As I parked my car, I noticed that my hands were shaking. It had been four years going on five since I had talked to her. Her birthday was last week on February, 13th and I had missed it. Again.

“S.,” I began, “I hope you can forgive me for not coming by in such a long time. I know that I promised I would always stop by. I’m so sorry that I have let you down and I hope that you know that I still love you and you are never far away in my thoughts.”

She didn’t say a word as I sat down in the grass in the yard and poured my heart out to her. She didn’t say a word even as I finally broke down and cried so hard that I lost my breath.

I didn’t expect her to say a word. She, my best friend, had passed away five years ago. And the grassy yard that I was sitting on wasn’t the same grassy yard of her parents’ or my parents’ home that we used to sit on until well after dark on a summer’s night. It was the grassy yard of Rose Hill Cemetery. And I hadn’t been able to bring myself to walk across the grass of Rose Hill to her resting place in almost five years.

Some people wear rose-colored glasses to view the unpleasantries of life. Some people wear their blind folds and see only what they want to see and ignore what they do not. I fall into the category of those who wear blinders to deal with things. Of course, this isn’t really dealing with it, but rather a way of not dealing with it. It is a way to just make it by. I found my personal loss to be too much to deal with so I blocked it out until I felt I was strong enough to deal with it. Until that point, I simply “just made it” by.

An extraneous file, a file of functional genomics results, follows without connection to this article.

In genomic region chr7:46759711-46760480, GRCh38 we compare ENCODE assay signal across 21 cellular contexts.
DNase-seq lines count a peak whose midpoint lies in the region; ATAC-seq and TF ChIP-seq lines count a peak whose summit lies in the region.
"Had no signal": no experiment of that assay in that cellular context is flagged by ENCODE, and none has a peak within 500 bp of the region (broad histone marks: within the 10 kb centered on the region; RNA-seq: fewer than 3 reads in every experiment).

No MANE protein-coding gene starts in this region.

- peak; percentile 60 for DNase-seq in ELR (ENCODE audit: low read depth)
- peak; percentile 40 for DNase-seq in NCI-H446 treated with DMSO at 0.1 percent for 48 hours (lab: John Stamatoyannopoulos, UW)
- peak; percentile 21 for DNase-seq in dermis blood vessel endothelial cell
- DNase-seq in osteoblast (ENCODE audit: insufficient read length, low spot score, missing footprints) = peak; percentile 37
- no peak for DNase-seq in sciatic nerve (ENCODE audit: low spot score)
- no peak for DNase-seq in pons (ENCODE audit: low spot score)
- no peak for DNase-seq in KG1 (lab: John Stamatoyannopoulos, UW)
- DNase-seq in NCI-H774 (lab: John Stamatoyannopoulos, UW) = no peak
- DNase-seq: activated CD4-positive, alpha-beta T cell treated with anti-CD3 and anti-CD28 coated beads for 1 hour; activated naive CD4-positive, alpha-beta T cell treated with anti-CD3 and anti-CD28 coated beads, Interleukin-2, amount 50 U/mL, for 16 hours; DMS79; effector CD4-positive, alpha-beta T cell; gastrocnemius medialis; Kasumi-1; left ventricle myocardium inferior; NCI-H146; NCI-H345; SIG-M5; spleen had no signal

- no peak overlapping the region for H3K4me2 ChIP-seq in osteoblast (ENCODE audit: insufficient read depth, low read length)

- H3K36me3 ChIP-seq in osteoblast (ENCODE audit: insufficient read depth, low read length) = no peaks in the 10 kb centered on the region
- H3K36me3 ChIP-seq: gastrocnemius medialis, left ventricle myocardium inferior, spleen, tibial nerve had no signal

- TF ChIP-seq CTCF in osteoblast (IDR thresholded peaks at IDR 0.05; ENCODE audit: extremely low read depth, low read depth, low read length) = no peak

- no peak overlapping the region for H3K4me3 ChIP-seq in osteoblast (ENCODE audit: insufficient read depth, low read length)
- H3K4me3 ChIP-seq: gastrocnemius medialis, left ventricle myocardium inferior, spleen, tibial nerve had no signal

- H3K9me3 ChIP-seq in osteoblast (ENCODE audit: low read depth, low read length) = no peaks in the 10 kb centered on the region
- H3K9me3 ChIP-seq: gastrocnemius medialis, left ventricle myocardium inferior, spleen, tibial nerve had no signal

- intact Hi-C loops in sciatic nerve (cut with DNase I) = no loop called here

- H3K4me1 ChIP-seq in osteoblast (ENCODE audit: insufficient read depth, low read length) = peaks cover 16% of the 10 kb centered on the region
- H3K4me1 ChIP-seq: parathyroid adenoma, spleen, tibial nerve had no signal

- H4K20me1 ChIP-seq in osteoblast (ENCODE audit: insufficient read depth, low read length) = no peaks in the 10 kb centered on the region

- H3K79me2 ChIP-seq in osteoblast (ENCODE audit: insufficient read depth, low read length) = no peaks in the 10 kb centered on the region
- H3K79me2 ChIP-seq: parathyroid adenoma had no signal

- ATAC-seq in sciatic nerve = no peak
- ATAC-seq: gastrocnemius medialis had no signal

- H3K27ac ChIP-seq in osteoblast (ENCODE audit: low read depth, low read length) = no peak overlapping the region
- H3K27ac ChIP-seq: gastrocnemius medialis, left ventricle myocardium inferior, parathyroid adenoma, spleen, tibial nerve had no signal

I had another tragedy of sorts happening in my life at the time of her death and many, many worries. It was more than I could handle at that time. It was especially hard losing her at this time in my life as she was someone that I trusted and counted on completely. There are things that she about knew me and my life that she took silently along with her to her grave.

My life quickly down spiraled from this point. Life was sad, lonely, and miserable for me. It took me so long to recover from these things. And now I have reached a new level of happiness in my life, a new way of thinking, and have accomplished so much that I had wished I could share with her. And that is just what I did on this day. I opened my heart and caught her up on all of the events of my life. I felt this was something I needed to do. I felt this was the final stage of healing.

More than anything I wanted to take her hand and gently squeeze it, just to let her know that I am still here. I wanted to take her hand the same way that I did when her mother passed away and I tried to comfort her…The same way I did as she lay dying in a hospital bed.

No, she did not say a word, but I know she heard me. And though I could not hold her hand, as I placed my hand on her headstone, I could feel her and I knew she could feel me. And as I stood up to leave, the wind that blew through my hair didn’t seem as cold and I could almost feel her spirit surrounding me. I thought I heard her whisper, “I knew you would make it. And things are only going to get better. And I’ll be there.”

I smiled and said aloud, “Just as you always were.”

Sunday, February 18, 2007


Today I took a country drive near my hometown. Sunny days like these are meant for drives, especially when they are too cold and windy for hiking and too beautiful for staying indoors. Whenever the mood strikes, I usually head north for the Appalachian Mountains, but today I chose another path and I found myself in rural Jackson County, Georgia.